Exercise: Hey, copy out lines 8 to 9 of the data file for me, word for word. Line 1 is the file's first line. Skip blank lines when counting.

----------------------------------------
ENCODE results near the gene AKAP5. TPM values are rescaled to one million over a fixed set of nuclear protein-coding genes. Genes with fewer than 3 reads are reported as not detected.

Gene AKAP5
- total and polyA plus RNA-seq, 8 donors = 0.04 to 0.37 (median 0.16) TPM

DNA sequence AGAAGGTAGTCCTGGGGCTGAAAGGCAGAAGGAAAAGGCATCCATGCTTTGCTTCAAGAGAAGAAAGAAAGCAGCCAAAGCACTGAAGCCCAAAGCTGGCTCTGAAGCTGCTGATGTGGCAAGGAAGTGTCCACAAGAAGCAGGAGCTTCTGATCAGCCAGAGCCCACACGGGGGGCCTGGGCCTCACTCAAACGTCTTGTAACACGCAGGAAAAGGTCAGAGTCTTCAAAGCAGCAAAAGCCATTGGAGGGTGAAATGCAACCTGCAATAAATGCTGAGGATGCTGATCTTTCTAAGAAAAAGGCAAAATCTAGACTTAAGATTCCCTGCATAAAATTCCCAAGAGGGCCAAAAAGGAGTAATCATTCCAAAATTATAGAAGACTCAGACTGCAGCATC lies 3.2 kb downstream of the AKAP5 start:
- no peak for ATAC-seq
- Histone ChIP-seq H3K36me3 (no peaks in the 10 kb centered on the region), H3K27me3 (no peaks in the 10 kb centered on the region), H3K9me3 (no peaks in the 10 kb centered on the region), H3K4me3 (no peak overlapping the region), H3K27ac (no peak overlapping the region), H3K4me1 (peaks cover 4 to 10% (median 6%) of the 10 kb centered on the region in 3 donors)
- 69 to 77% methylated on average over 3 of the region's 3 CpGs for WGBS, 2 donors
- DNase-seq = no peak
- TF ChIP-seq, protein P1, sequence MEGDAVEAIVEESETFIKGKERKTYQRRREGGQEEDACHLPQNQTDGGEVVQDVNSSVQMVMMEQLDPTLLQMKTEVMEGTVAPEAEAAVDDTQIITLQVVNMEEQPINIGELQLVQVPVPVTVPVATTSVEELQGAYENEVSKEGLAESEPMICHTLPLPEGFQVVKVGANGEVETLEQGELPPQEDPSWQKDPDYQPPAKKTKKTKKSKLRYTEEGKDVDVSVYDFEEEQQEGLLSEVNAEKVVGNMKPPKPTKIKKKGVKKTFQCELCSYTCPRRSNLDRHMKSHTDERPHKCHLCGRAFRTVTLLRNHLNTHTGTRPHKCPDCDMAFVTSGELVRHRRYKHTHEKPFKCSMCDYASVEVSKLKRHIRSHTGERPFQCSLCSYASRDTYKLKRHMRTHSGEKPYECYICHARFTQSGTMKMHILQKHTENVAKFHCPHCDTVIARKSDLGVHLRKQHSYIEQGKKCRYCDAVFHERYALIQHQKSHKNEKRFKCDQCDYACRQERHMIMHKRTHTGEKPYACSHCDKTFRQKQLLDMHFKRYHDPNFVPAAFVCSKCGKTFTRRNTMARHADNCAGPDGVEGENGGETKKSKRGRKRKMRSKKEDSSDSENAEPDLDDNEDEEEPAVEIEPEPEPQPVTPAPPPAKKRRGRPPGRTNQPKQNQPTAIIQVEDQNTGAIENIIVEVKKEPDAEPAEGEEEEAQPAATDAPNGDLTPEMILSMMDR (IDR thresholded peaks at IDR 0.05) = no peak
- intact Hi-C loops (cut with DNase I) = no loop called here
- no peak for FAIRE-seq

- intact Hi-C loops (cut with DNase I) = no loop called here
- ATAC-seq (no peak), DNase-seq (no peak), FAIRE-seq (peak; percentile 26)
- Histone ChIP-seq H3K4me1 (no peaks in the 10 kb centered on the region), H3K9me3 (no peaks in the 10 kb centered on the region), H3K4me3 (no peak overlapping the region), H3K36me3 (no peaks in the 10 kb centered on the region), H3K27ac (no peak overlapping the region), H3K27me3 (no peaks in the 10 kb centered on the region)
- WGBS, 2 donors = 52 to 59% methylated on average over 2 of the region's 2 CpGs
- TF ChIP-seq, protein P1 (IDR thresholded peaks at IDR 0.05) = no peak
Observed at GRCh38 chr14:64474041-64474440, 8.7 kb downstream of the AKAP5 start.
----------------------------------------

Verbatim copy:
- DNase-seq = no peak
- TF ChIP-seq, protein P1, sequence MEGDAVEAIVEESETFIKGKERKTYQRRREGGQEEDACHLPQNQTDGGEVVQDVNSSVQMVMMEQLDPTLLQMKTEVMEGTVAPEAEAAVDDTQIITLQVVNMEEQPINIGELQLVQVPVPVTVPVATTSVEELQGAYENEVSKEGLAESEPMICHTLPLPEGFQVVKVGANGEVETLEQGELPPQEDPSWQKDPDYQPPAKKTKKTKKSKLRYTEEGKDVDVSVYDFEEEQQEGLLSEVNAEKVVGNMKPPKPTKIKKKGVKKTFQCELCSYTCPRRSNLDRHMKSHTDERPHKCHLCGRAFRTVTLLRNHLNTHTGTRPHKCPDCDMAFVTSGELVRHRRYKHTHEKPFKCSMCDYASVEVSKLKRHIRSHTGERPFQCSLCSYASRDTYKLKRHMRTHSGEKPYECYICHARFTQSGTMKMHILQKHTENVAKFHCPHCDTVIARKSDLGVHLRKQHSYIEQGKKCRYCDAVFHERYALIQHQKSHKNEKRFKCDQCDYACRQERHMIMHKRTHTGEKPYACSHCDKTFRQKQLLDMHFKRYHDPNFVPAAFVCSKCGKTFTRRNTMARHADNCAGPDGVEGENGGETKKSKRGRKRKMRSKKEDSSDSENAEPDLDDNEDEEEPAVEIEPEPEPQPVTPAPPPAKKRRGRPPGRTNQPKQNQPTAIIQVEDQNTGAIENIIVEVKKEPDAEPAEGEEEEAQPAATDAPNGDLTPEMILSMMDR (IDR thresholded peaks at IDR 0.05) = no peak